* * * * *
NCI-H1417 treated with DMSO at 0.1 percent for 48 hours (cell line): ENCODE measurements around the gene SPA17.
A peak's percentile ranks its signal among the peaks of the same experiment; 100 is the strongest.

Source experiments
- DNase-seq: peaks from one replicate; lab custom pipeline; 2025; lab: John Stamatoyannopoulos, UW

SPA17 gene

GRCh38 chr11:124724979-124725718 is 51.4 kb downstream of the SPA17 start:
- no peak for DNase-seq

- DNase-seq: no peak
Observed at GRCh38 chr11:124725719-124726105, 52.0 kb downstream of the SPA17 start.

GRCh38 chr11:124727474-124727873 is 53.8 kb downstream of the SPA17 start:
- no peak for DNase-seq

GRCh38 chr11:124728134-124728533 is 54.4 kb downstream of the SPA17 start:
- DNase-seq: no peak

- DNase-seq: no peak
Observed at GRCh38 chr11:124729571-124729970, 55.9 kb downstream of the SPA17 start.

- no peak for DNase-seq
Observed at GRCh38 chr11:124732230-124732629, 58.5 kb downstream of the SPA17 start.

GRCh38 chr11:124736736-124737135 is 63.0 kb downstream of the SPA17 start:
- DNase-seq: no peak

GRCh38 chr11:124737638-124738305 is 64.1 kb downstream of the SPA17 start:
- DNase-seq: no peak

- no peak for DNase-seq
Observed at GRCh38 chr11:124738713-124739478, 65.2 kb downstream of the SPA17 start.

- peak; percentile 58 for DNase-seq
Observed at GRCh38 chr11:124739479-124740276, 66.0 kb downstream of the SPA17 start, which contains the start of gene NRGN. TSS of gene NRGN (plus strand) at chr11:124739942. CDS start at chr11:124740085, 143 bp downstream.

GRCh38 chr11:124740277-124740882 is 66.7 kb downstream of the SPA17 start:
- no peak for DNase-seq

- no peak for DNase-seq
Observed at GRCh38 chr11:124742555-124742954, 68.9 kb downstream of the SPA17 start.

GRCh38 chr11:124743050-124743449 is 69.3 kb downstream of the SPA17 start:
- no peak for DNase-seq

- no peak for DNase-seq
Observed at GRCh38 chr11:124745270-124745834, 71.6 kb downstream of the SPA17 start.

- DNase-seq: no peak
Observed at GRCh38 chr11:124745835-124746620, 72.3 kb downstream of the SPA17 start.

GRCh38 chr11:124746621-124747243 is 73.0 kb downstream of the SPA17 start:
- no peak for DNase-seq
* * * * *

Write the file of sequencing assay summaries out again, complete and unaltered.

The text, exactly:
NCI-H1417 treated with DMSO at 0.1 percent for 48 hours (cell line): ENCODE measurements around the gene SPA17.
A peak's percentile ranks its signal among the peaks of the same experiment; 100 is the strongest.

Source experiments
- DNase-seq: peaks from one replicate; lab custom pipeline; 2025; lab: John Stamatoyannopoulos, UW

SPA17 gene

GRCh38 chr11:124724979-124725718 is 51.4 kb downstream of the SPA17 start:
- no peak for DNase-seq

- DNase-seq: no peak
Observed at GRCh38 chr11:124725719-124726105, 52.0 kb downstream of the SPA17 start.

GRCh38 chr11:124727474-124727873 is 53.8 kb downstream of the SPA17 start:
- no peak for DNase-seq

GRCh38 chr11:124728134-124728533 is 54.4 kb downstream of the SPA17 start:
- DNase-seq: no peak

- DNase-seq: no peak
Observed at GRCh38 chr11:124729571-124729970, 55.9 kb downstream of the SPA17 start.

- no peak for DNase-seq
Observed at GRCh38 chr11:124732230-124732629, 58.5 kb downstream of the SPA17 start.

GRCh38 chr11:124736736-124737135 is 63.0 kb downstream of the SPA17 start:
- DNase-seq: no peak

GRCh38 chr11:124737638-124738305 is 64.1 kb downstream of the SPA17 start:
- DNase-seq: no peak

- no peak for DNase-seq
Observed at GRCh38 chr11:124738713-124739478, 65.2 kb downstream of the SPA17 start.

- peak; percentile 58 for DNase-seq
Observed at GRCh38 chr11:124739479-124740276, 66.0 kb downstream of the SPA17 start, which contains the start of gene NRGN. TSS of gene NRGN (plus strand) at chr11:124739942. CDS start at chr11:124740085, 143 bp downstream.

GRCh38 chr11:124740277-124740882 is 66.7 kb downstream of the SPA17 start:
- no peak for DNase-seq

- no peak for DNase-seq
Observed at GRCh38 chr11:124742555-124742954, 68.9 kb downstream of the SPA17 start.

GRCh38 chr11:124743050-124743449 is 69.3 kb downstream of the SPA17 start:
- no peak for DNase-seq

- no peak for DNase-seq
Observed at GRCh38 chr11:124745270-124745834, 71.6 kb downstream of the SPA17 start.

- DNase-seq: no peak
Observed at GRCh38 chr11:124745835-124746620, 72.3 kb downstream of the SPA17 start.

GRCh38 chr11:124746621-124747243 is 73.0 kb downstream of the SPA17 start:
- no peak for DNase-seq